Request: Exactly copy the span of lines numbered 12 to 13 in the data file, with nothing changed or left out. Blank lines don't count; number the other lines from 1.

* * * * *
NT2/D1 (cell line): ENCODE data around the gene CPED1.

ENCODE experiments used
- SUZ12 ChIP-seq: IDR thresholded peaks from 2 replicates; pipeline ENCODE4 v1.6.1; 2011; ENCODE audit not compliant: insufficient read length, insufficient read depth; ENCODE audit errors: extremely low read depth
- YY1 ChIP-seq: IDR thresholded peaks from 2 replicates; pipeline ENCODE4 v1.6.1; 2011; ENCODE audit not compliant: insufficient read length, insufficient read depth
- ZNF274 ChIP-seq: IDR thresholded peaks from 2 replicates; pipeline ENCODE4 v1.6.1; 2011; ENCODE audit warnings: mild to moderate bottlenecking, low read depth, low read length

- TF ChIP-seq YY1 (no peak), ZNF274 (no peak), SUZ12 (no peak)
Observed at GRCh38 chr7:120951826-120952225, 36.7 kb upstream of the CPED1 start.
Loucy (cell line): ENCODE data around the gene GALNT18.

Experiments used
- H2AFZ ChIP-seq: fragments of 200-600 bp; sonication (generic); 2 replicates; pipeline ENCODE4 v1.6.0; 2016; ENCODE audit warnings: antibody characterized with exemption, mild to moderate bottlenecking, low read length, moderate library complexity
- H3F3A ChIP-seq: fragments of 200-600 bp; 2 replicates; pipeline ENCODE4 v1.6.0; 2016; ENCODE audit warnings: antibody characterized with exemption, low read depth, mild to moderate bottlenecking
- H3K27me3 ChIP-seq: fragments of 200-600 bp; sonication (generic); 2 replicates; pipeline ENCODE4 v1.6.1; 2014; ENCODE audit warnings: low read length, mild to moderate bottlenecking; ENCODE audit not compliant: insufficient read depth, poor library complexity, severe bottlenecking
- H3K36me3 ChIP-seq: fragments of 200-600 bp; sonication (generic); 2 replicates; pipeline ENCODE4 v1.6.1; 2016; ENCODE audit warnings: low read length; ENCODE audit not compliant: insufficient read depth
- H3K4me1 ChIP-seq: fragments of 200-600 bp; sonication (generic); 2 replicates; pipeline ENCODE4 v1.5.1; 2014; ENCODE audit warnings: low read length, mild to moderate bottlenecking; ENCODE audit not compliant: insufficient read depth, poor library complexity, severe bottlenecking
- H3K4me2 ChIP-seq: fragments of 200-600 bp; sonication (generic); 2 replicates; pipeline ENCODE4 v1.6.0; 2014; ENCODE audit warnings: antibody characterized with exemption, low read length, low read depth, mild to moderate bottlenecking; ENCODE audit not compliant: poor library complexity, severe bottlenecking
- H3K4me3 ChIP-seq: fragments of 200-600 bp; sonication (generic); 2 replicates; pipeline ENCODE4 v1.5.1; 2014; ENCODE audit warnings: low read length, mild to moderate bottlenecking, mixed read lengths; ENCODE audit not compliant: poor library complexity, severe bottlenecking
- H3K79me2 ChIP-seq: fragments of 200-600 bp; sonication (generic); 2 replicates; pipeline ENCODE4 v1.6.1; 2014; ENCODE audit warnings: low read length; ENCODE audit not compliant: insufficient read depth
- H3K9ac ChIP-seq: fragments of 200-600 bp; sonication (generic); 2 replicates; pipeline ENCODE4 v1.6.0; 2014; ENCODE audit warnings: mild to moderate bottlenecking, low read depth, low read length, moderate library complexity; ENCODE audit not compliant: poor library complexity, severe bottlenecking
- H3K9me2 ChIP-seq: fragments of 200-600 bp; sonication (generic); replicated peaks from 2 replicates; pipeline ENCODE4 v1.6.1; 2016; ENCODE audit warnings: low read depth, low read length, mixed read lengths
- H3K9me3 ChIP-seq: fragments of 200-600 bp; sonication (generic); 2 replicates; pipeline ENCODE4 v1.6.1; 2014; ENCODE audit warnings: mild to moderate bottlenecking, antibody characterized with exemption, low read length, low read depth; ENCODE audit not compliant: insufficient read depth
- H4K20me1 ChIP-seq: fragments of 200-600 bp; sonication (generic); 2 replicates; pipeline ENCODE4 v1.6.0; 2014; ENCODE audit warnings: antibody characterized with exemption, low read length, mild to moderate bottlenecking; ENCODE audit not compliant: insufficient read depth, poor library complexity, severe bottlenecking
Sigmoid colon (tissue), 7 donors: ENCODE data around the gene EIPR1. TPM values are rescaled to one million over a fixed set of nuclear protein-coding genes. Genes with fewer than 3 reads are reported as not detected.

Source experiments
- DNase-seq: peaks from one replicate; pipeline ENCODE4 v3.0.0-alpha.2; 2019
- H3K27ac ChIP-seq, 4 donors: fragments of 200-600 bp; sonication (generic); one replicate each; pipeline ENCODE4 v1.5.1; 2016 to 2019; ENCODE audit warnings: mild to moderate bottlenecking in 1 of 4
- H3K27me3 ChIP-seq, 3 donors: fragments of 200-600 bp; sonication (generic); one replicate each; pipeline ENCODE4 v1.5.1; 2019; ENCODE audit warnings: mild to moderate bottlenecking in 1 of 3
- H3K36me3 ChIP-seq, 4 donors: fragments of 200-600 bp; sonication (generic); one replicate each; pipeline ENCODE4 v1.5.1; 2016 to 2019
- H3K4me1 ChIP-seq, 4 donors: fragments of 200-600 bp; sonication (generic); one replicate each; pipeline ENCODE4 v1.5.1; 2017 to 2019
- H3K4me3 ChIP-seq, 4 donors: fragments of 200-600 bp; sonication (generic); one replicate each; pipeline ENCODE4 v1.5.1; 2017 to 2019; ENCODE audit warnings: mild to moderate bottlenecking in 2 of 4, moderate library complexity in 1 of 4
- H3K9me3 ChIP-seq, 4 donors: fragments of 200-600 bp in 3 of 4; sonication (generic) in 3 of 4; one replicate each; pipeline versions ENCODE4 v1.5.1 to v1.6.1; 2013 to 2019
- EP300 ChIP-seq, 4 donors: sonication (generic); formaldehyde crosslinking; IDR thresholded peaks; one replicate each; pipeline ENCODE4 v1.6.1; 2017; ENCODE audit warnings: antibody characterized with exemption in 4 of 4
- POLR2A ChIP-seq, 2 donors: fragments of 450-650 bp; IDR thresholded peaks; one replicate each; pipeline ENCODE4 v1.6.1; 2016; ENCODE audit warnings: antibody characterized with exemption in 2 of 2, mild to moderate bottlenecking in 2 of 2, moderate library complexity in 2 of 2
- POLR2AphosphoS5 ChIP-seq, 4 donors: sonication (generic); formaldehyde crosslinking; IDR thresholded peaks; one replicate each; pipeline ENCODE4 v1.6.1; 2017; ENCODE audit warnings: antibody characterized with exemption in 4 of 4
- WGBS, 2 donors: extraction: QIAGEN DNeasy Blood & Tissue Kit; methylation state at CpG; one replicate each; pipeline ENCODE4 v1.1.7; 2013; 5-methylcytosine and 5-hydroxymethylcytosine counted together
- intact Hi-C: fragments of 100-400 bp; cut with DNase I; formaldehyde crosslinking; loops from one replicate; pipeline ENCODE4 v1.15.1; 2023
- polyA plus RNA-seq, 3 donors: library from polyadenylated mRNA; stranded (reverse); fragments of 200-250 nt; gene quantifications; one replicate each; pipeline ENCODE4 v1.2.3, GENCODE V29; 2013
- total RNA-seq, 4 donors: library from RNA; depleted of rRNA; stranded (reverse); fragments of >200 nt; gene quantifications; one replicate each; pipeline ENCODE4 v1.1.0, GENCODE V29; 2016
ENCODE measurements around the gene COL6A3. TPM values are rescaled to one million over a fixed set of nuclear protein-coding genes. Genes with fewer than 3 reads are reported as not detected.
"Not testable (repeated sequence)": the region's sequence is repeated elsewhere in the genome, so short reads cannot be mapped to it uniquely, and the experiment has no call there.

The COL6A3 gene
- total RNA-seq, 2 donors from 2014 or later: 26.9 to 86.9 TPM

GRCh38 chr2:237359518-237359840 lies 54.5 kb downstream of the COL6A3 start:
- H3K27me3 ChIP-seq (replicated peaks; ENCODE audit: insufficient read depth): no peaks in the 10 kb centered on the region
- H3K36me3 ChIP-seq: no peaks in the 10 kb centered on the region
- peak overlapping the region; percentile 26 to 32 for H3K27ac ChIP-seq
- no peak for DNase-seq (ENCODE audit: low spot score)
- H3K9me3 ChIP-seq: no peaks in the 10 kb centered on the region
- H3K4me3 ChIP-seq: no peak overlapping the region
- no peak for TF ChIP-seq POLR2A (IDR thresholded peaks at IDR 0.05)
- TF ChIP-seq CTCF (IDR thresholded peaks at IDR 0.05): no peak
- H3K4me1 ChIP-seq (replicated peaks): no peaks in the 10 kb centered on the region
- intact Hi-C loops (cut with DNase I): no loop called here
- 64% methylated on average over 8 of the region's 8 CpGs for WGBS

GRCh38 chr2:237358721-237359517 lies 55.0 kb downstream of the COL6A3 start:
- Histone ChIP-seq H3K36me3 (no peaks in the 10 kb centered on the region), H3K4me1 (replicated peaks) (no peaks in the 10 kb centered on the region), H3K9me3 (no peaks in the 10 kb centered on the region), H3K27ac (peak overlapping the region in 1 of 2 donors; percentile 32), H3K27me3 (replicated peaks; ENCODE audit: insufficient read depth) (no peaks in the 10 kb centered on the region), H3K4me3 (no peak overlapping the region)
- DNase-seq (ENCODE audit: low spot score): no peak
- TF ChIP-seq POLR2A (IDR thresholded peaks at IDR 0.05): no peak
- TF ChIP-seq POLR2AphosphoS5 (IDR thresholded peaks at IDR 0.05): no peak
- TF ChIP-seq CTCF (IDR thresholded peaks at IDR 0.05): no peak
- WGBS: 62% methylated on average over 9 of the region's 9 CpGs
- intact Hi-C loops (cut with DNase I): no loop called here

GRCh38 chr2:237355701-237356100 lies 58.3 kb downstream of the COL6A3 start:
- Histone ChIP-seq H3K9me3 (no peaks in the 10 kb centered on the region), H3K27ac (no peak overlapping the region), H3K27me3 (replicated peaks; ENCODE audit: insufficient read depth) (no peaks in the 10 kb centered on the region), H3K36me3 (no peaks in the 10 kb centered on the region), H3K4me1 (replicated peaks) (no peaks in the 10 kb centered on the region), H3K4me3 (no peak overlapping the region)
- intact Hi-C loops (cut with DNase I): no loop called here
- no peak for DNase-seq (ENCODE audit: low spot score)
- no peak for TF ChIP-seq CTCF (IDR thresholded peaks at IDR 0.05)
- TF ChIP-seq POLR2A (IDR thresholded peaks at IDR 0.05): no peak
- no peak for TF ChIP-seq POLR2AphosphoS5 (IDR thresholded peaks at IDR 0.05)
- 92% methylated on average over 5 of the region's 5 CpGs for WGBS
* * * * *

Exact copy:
- H3K27me3 ChIP-seq: fragments of 200-600 bp; sonication (generic); 2 replicates; pipeline ENCODE4 v1.6.1; 2014; ENCODE audit warnings: low read length, mild to moderate bottlenecking; ENCODE audit not compliant: insufficient read depth, poor library complexity, severe bottlenecking
- H3K36me3 ChIP-seq: fragments of 200-600 bp; sonication (generic); 2 replicates; pipeline ENCODE4 v1.6.1; 2016; ENCODE audit warnings: low read length; ENCODE audit not compliant: insufficient read depth